•Overview of Search Engines Link found here



  • Create 3 new posts
  • Submit your site to Addme
  • Complete Week 6 Quiz


Week 6 Quiz

Web Design – Week 6 – Quiz

Please go to Web Design – Week 6 – Quiz to view the test

Web Design – Search Engines

At this point, we see web pages are nothing more than textual content sitting on a server. How the reader finds your content is dependent on your ability to spread your website through social media, word of mouth, and the internet search engine.

Internet Search Engine

Internet search engine can be defined as:

1. A software program that searches a database and gathers and reports information that contains or is related to specified terms.
2. A website whose primary function is providing a search engine for gathering and reporting information available on the Internet or a portion of the Internet.
The search engine, or Word Wide Web (WWW) search engines have been around since the 80’s. The original search engines kept indexes of files stored on servers connected to the internet.
Some orginal search engine programs predating the WWW included:
  • Gopher
    • Gopher was a server that presented its contents as a heirarchically structured list of files. Many of these were converted over to Web sites. Gopher was originally developed at the University of Minnesota and named after the school’s mascot. Veronica and Jughead were search engines allowing you to search global indices stored in the gopher systems.
  • Archie
    • Archie s a program that enables you to search for files anywhere on the Internet by filename. Archie is also touted as being the first search engine on the web. The name Archie was derived as being short for  “archive”. Archie was written by Alan Emtage, in McGill University (Montreal) in 1990. The Archie search engine was a simple search engine that would keep an index of the file lists of all public FTP servers it could find. More can be read on Archie here.


How Internet Search Engines Work

Search engines use programs to crawl and index websites on the Internet. To date, there are more than 60 trillion individual pages online.Crawling is done by programs referred to as Spiders. Get it, spiders crawl the web. These spiders move link to link from one page to another gathering information. They then take that information back to the search engine in order to store it for the public to search on the engine for those websites of interest.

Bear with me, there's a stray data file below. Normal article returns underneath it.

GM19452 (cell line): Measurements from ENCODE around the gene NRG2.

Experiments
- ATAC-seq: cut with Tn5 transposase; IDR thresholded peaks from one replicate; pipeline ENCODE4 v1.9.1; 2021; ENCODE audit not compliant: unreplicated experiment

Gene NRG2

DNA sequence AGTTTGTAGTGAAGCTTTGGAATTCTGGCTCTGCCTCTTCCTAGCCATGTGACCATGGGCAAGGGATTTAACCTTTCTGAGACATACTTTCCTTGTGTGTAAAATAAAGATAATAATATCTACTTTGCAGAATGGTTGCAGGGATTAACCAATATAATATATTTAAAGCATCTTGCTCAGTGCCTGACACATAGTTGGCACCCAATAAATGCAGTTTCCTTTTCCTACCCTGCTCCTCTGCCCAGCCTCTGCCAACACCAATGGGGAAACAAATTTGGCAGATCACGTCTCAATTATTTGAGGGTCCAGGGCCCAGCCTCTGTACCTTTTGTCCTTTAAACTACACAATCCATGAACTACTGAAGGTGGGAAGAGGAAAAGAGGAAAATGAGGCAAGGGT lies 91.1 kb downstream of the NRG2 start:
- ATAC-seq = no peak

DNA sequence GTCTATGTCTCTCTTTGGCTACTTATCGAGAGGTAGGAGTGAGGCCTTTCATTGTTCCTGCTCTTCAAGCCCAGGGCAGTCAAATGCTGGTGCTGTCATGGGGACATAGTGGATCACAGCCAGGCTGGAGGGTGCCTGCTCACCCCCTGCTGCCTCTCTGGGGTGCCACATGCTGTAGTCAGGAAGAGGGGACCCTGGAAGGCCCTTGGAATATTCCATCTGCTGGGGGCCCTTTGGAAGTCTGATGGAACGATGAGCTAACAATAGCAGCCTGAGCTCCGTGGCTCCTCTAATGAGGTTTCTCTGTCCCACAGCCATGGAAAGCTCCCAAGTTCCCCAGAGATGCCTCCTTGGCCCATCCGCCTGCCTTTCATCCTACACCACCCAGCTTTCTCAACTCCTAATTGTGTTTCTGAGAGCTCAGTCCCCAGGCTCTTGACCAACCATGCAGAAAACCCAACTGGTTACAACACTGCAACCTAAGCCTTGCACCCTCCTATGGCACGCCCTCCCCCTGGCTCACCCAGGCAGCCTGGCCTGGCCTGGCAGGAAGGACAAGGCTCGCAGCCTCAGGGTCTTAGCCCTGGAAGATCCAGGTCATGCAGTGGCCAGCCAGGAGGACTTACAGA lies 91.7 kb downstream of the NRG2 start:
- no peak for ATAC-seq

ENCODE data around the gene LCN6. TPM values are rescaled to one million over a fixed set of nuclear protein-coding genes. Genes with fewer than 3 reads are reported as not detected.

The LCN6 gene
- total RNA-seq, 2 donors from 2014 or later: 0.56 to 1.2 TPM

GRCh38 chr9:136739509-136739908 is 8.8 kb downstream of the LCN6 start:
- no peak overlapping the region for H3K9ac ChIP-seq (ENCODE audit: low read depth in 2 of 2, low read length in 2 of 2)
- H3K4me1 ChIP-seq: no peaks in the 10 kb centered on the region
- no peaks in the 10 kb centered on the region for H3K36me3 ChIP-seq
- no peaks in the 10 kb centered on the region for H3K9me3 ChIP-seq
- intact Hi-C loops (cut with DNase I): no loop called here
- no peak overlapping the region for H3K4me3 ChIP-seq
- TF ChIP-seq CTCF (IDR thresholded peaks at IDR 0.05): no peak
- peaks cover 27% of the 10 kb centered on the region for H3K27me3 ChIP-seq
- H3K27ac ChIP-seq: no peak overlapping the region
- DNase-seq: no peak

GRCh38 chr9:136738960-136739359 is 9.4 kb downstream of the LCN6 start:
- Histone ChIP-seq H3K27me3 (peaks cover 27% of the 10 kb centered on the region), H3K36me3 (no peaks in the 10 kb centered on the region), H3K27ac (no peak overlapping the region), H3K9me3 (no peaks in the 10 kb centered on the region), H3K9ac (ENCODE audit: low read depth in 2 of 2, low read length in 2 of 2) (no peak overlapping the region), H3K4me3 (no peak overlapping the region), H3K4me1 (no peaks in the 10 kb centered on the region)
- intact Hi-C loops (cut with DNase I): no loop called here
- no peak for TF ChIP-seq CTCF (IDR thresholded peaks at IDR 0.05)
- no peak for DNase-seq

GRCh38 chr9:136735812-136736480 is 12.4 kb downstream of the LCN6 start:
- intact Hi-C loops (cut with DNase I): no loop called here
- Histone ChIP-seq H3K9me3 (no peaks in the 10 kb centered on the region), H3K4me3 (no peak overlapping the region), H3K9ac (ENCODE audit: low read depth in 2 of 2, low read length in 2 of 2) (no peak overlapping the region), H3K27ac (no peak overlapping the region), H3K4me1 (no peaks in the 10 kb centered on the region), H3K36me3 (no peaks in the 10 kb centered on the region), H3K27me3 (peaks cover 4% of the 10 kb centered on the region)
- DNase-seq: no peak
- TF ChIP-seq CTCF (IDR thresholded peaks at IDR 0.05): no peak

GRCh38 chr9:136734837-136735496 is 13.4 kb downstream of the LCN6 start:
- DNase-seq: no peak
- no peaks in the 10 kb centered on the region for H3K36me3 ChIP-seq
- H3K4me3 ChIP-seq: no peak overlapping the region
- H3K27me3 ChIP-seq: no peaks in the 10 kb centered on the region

Meta Tags

Meta tags allow the owner of a page to specify key words and concepts under which the page will be indexed. This can be helpful, especially in cases in which the words on the page might have double or triple meanings — the meta tags can guide the search engine in choosing which of the several possible meanings for these words is correct. Ideally, the meta tags reflect the content of the web page. However, over years, many attempt to use meta tags having nothing to do with the page’s content, for the only reason to acquire people to view their page. To avoid situations like this, the robot exclusion protocol was developed.

The index

Programs referred to as Spiders, crawl the web in search of finding information on Web pages. Once they do, they return this information to the search engine as useful as possible. These are programs that never stop, as the information on the Web constantly changes.The index is simply a lookup table, a data structure, usually an array or associative array, often used to replace a runtime computation with a simpler array indexing operation. Once indexed, the results are then ranked by popularity.

You can think of it this way. A program that crawls on your computer, and updates an excel grid with specific words and location of the information found on your computer.

Creating the Search

Searching through the index, is referred to as a query. This is a submission of a search to the search engine.Building a more complex query requires the use of Boolean operators that allow you to refine and extend the terms of the search. Searched by Boolean operators are literal searches, looking for words or phrases exactly as entered.

  • Concept-based searches involves using statistical analysis on pages containing the words or phrases you search for, in order to find other pages you might be interested in.
  • Natural-language consists only of normal terms in the user’s language, without any special syntax or format. ATG Search allows a user to enter terms in any form, including a statement, a question, or a simple list of keywords.


Moving on. There are many “promotional” sites to submit your website too. One of the better, free ones I have come across is ‘Addme’. The free submission site, will submit your website to 20 top search engines. Check it out to promote your site. You can also use their meta tag generator, also available.

Web Design – Week 5 – Quiz

Please go to Web Design – Week 5 – Quiz to view the test

Web Design – Week 5 – Assignment(s)

Web Design Online Class


Week 5 Objectives
•Overview of Servers and Clients Link found here



  • Continue working on your Website.
  • Complete Week 5 Quiz by next Monday.


Week 5 Quiz